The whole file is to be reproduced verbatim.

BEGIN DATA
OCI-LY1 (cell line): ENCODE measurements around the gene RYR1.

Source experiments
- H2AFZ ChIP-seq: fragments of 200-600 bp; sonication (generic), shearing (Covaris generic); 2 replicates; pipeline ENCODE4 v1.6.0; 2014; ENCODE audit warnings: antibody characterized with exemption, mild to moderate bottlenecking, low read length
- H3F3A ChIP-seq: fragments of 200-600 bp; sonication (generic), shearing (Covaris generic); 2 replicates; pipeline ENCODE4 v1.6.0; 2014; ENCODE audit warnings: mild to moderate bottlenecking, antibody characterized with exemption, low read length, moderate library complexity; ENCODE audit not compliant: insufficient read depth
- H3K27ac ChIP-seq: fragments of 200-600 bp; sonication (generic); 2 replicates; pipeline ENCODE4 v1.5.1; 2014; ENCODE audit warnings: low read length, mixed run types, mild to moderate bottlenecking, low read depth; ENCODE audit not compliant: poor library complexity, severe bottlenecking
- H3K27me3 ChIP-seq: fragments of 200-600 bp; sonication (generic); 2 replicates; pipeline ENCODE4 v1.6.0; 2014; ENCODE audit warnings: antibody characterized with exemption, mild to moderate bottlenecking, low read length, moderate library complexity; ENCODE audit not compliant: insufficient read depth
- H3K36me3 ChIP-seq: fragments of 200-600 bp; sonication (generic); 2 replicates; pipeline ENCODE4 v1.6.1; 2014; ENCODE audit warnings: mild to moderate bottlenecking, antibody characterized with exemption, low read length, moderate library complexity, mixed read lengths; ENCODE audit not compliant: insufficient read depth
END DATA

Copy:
OCI-LY1 (cell line): ENCODE measurements around the gene RYR1.

Source experiments
- H2AFZ ChIP-seq: fragments of 200-600 bp; sonication (generic), shearing (Covaris generic); 2 replicates; pipeline ENCODE4 v1.6.0; 2014; ENCODE audit warnings: antibody characterized with exemption, mild to moderate bottlenecking, low read length
- H3F3A ChIP-seq: fragments of 200-600 bp; sonication (generic), shearing (Covaris generic); 2 replicates; pipeline ENCODE4 v1.6.0; 2014; ENCODE audit warnings: mild to moderate bottlenecking, antibody characterized with exemption, low read length, moderate library complexity; ENCODE audit not compliant: insufficient read depth
- H3K27ac ChIP-seq: fragments of 200-600 bp; sonication (generic); 2 replicates; pipeline ENCODE4 v1.5.1; 2014; ENCODE audit warnings: low read length, mixed run types, mild to moderate bottlenecking, low read depth; ENCODE audit not compliant: poor library complexity, severe bottlenecking
- H3K27me3 ChIP-seq: fragments of 200-600 bp; sonication (generic); 2 replicates; pipeline ENCODE4 v1.6.0; 2014; ENCODE audit warnings: antibody characterized with exemption, mild to moderate bottlenecking, low read length, moderate library complexity; ENCODE audit not compliant: insufficient read depth
- H3K36me3 ChIP-seq: fragments of 200-600 bp; sonication (generic); 2 replicates; pipeline ENCODE4 v1.6.1; 2014; ENCODE audit warnings: mild to moderate bottlenecking, antibody characterized with exemption, low read length, moderate library complexity, mixed read lengths; ENCODE audit not compliant: insufficient read depth